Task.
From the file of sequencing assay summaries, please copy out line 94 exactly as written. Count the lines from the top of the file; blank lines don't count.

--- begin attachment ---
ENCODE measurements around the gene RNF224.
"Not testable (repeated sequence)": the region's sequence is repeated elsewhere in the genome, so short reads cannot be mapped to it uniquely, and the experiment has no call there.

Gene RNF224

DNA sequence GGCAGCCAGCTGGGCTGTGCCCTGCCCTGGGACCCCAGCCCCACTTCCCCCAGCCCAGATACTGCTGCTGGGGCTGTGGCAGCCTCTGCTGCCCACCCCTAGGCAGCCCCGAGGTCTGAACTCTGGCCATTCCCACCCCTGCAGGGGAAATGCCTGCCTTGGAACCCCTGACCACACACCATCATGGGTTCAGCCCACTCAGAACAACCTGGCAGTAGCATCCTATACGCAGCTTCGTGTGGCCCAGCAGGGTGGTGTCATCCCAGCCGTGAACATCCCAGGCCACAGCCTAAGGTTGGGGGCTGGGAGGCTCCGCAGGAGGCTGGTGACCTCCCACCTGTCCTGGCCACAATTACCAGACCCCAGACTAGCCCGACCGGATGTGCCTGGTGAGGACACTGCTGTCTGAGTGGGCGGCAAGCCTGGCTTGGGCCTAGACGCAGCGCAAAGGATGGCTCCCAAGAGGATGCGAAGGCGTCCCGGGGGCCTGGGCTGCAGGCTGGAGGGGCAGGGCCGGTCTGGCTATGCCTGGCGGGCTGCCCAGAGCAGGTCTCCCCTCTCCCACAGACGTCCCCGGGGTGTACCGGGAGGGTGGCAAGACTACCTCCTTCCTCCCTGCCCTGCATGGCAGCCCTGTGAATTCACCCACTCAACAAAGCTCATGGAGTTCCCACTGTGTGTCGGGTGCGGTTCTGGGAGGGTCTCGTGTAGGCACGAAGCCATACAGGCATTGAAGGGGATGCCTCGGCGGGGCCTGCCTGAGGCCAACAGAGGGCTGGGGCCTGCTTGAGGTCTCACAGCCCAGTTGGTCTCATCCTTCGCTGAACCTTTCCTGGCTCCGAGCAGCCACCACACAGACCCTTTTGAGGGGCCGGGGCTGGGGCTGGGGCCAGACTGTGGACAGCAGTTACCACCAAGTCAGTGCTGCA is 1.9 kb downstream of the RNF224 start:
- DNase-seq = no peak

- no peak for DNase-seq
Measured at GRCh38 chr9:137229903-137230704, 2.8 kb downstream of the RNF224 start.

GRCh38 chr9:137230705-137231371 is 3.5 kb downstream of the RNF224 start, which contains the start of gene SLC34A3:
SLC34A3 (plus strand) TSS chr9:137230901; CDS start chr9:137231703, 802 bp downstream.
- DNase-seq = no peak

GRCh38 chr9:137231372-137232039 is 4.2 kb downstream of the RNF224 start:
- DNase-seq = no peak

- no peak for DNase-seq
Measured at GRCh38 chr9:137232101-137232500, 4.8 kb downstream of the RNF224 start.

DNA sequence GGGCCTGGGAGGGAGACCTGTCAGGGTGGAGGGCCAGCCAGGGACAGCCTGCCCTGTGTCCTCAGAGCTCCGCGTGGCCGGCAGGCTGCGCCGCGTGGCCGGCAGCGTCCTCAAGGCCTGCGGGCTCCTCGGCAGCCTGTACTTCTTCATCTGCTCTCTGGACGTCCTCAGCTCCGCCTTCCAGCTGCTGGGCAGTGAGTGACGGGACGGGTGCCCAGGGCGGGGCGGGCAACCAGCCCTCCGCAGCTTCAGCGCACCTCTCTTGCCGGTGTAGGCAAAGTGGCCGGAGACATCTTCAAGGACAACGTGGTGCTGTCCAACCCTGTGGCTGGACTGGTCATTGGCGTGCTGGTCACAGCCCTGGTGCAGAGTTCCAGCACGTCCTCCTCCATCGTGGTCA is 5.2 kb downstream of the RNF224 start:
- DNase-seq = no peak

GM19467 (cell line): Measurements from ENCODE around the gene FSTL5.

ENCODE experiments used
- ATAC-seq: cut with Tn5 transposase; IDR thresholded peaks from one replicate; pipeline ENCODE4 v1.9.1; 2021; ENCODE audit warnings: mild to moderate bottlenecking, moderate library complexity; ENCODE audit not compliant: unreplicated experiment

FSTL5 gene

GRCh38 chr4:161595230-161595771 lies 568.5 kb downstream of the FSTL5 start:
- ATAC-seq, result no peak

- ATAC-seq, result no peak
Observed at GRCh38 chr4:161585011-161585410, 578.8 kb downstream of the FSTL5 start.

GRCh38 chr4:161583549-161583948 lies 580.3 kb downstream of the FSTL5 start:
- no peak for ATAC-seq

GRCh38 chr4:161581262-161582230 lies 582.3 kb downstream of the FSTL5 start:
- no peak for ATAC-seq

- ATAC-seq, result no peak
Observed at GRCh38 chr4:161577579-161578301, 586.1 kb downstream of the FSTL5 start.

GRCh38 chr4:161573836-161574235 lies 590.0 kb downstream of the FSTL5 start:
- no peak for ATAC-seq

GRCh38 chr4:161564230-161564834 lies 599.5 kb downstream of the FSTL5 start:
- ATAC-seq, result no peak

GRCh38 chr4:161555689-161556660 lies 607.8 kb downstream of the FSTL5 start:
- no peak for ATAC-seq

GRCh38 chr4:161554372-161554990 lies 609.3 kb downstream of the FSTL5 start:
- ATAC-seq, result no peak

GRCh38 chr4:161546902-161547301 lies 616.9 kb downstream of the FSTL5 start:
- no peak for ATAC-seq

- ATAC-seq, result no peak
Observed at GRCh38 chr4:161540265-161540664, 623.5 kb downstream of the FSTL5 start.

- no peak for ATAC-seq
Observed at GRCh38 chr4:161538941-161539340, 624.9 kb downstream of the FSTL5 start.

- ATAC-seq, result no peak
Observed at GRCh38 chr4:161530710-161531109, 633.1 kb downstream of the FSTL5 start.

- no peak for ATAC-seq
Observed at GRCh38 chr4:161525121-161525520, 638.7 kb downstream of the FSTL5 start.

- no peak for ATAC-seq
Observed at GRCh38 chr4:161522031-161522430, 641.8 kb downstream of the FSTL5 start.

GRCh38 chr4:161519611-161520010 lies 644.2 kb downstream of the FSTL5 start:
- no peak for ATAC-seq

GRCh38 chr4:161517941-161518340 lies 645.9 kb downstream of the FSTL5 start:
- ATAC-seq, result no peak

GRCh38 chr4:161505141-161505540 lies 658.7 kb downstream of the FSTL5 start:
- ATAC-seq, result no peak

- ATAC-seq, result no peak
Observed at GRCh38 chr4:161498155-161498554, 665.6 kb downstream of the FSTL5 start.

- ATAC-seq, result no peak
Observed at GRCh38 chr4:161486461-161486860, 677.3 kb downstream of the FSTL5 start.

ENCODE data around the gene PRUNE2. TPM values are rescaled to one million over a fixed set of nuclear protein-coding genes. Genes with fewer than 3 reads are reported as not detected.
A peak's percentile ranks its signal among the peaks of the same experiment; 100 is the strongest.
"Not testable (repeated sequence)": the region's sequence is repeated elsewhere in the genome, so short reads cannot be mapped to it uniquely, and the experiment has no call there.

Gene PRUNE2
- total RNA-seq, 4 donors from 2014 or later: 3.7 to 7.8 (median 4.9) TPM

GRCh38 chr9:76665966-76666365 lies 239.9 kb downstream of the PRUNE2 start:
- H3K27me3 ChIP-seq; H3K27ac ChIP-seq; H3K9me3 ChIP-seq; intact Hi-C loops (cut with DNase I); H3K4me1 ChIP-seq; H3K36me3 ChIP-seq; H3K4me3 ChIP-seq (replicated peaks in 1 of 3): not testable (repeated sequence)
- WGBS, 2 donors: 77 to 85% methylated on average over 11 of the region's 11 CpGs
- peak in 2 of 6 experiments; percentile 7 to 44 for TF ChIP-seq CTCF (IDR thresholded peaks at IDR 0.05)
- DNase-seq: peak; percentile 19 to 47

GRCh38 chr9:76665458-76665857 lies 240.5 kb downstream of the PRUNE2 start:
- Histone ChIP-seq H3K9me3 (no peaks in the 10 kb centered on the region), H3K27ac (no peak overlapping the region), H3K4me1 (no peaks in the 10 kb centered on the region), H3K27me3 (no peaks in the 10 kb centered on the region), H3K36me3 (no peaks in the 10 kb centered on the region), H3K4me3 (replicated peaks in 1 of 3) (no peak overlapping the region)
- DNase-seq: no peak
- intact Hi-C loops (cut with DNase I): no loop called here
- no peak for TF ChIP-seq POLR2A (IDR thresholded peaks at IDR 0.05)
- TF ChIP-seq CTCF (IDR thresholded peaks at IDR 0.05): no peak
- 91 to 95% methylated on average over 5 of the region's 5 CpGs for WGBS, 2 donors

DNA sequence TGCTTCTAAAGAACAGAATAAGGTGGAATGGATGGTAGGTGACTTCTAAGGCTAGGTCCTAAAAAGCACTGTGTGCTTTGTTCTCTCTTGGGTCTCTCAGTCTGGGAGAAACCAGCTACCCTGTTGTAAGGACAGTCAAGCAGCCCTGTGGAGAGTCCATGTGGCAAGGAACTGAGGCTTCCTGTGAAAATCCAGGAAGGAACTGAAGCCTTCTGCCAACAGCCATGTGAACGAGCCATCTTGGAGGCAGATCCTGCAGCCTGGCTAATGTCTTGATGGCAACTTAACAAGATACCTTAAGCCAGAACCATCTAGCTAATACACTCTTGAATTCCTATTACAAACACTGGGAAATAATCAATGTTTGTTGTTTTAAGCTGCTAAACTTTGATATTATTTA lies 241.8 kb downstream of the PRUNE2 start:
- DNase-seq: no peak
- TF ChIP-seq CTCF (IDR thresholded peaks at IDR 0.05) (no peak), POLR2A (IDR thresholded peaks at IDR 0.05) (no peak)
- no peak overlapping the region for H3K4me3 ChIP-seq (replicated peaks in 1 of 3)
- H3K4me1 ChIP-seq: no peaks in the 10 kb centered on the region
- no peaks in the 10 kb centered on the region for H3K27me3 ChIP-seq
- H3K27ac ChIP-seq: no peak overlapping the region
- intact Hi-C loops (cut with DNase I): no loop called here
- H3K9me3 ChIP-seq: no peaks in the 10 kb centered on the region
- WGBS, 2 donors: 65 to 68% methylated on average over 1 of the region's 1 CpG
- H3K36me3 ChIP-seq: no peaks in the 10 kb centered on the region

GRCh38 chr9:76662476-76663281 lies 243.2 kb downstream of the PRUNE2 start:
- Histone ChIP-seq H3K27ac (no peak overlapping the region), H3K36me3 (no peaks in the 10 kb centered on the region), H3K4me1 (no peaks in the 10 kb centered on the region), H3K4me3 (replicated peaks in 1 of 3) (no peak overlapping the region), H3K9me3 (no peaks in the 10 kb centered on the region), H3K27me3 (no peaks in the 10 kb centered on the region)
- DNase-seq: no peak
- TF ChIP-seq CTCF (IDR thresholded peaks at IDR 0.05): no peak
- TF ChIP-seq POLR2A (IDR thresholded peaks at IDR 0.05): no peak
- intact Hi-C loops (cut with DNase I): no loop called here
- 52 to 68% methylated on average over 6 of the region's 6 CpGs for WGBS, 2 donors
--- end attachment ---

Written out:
- intact Hi-C loops (cut with DNase I): no loop called here